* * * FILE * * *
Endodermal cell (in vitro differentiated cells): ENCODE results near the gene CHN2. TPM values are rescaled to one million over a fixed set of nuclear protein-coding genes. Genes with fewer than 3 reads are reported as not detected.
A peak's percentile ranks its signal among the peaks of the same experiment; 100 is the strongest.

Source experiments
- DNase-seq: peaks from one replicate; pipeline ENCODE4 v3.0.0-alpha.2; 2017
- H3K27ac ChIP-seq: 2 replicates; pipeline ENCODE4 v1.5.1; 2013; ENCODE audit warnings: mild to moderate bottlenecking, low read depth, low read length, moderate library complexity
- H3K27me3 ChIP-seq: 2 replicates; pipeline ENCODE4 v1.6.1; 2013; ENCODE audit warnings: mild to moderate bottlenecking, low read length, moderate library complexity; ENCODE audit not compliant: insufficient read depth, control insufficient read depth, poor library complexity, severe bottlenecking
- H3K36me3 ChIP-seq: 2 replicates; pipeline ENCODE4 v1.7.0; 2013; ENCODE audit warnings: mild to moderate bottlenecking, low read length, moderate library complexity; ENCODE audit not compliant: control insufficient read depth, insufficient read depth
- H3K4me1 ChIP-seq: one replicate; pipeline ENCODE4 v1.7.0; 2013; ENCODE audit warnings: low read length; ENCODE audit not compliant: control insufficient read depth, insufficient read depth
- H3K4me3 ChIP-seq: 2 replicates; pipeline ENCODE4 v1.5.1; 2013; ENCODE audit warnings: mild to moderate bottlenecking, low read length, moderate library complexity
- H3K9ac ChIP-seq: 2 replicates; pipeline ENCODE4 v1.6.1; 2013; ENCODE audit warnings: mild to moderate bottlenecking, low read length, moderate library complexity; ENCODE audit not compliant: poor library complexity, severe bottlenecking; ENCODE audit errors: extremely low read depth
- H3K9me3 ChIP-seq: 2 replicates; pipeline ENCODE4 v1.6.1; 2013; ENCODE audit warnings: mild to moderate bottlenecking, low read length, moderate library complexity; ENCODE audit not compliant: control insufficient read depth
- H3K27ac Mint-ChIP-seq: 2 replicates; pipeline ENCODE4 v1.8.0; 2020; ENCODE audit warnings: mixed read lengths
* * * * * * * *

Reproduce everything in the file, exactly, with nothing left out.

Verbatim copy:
Endodermal cell (in vitro differentiated cells): ENCODE results near the gene CHN2. TPM values are rescaled to one million over a fixed set of nuclear protein-coding genes. Genes with fewer than 3 reads are reported as not detected.
A peak's percentile ranks its signal among the peaks of the same experiment; 100 is the strongest.

Source experiments
- DNase-seq: peaks from one replicate; pipeline ENCODE4 v3.0.0-alpha.2; 2017
- H3K27ac ChIP-seq: 2 replicates; pipeline ENCODE4 v1.5.1; 2013; ENCODE audit warnings: mild to moderate bottlenecking, low read depth, low read length, moderate library complexity
- H3K27me3 ChIP-seq: 2 replicates; pipeline ENCODE4 v1.6.1; 2013; ENCODE audit warnings: mild to moderate bottlenecking, low read length, moderate library complexity; ENCODE audit not compliant: insufficient read depth, control insufficient read depth, poor library complexity, severe bottlenecking
- H3K36me3 ChIP-seq: 2 replicates; pipeline ENCODE4 v1.7.0; 2013; ENCODE audit warnings: mild to moderate bottlenecking, low read length, moderate library complexity; ENCODE audit not compliant: control insufficient read depth, insufficient read depth
- H3K4me1 ChIP-seq: one replicate; pipeline ENCODE4 v1.7.0; 2013; ENCODE audit warnings: low read length; ENCODE audit not compliant: control insufficient read depth, insufficient read depth
- H3K4me3 ChIP-seq: 2 replicates; pipeline ENCODE4 v1.5.1; 2013; ENCODE audit warnings: mild to moderate bottlenecking, low read length, moderate library complexity
- H3K9ac ChIP-seq: 2 replicates; pipeline ENCODE4 v1.6.1; 2013; ENCODE audit warnings: mild to moderate bottlenecking, low read length, moderate library complexity; ENCODE audit not compliant: poor library complexity, severe bottlenecking; ENCODE audit errors: extremely low read depth
- H3K9me3 ChIP-seq: 2 replicates; pipeline ENCODE4 v1.6.1; 2013; ENCODE audit warnings: mild to moderate bottlenecking, low read length, moderate library complexity; ENCODE audit not compliant: control insufficient read depth
- H3K27ac Mint-ChIP-seq: 2 replicates; pipeline ENCODE4 v1.8.0; 2020; ENCODE audit warnings: mixed read lengths